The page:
Sorry, this module is not currently running in 2019-20.
OverviewThis module introduces students to the ways in which meaning is created and communicated across various media. The primary focus will be upon a range of key concepts, such as narrative, narration, form, genre, style, and how the understanding of these across various media helps to explain how meaning is created and embodied within a medium. Media are therefore studied in this module as a means for the transmission of meaning that shape and constrain what can be communicated and how.
This module appears in:
Total contact hours: 48
Private study hours: 252
Total study hours: 300
Method of assessment
Critical Essay (2000 words) (40%)
Digital Portfolio (30%)
Examination, 2 hour (30%).
Carroll, N. (1998). A Philosophy of Mass Art, Oxford: Oxford University Press
Bordwell, D. (1991). Making Meaning, Cambridge, MA: Harvard University Press
Dubrow, H. (1982) Genre, London: Methuen
Lang, B. (1990). The Concept of Style, 2nd edition, Ithaca: Cornell University Press
Levinson, J. (2002) The Oxford Handbook of Aesthetics, Oxford: Oxford University Press
Walton, K. (1990). Mimesis as Make-Believe, Cambridge: Harvard University Press
On successfully completing the module students will be able to:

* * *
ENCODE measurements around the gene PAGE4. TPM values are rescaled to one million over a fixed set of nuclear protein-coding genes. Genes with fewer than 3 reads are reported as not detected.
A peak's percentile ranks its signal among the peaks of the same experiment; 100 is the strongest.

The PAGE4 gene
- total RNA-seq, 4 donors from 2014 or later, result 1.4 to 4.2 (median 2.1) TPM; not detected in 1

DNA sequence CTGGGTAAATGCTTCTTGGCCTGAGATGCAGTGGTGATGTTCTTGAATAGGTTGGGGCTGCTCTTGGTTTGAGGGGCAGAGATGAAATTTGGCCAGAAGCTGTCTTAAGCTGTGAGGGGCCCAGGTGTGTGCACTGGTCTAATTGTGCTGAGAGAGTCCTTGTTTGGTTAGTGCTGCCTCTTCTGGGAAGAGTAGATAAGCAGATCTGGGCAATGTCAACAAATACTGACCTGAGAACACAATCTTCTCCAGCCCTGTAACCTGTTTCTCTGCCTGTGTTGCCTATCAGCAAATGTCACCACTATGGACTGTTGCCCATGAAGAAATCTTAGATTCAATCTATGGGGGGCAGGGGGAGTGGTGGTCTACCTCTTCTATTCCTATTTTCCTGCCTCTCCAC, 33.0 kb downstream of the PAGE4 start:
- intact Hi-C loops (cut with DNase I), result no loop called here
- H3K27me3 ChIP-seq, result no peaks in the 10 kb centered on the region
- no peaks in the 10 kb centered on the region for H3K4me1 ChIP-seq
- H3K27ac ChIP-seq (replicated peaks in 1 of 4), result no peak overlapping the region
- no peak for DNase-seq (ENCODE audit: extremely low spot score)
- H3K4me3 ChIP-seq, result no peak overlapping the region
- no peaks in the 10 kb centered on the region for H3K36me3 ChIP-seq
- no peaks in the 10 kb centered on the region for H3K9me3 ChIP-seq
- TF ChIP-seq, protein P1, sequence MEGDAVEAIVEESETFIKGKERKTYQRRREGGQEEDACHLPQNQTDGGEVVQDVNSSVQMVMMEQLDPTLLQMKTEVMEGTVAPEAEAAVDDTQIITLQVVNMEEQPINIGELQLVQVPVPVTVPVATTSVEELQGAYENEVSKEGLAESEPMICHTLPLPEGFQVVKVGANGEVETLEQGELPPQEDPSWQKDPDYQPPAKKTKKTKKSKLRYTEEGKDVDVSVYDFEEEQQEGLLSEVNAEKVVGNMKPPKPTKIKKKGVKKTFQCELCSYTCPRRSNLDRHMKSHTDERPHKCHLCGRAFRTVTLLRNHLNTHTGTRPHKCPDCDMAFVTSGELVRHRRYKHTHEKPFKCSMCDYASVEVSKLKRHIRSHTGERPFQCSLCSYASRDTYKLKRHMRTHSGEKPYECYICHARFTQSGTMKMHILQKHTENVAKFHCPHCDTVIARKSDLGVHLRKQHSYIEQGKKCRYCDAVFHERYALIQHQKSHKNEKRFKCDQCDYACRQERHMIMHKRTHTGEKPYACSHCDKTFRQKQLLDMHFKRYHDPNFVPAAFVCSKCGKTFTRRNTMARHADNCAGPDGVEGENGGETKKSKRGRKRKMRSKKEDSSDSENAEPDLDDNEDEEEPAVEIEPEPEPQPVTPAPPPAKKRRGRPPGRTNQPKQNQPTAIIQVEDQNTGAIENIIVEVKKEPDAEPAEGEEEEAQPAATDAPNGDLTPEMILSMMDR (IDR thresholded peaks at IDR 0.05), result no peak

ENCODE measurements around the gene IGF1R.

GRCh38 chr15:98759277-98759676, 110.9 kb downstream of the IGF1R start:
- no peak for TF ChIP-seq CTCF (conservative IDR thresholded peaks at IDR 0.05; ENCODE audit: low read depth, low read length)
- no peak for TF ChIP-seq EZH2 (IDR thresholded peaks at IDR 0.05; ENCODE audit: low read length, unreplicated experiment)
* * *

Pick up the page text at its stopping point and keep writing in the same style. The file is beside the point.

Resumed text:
- Demonstrate an introductory understanding of how narrative processes, generic forms, and modes of representation at work in a wide variety of media forms.
- Demonstrate an introductory understanding of the ways in which specific media and their technologies make different kinds of aesthetic effects and forms possible.
- Demonstrate an introductory understanding of some major thinkers, debates and key texts relevant to how meaning is communicated through various media forms.
- Demonstrate an introductory understanding of how aesthetic and formal qualities contribute to the creation and communication of meaning.
- Demonstrate an introductory understanding of key concepts of how meaning is created and communicated, including narrative, genre, style, form and rhetoric.